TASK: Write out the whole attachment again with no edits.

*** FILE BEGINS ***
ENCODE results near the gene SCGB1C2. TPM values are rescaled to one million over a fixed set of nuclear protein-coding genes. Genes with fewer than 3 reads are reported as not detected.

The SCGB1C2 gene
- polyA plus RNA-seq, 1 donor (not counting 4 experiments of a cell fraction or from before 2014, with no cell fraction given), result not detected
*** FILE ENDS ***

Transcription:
ENCODE results near the gene SCGB1C2. TPM values are rescaled to one million over a fixed set of nuclear protein-coding genes. Genes with fewer than 3 reads are reported as not detected.

The SCGB1C2 gene
- polyA plus RNA-seq, 1 donor (not counting 4 experiments of a cell fraction or from before 2014, with no cell fraction given), result not detected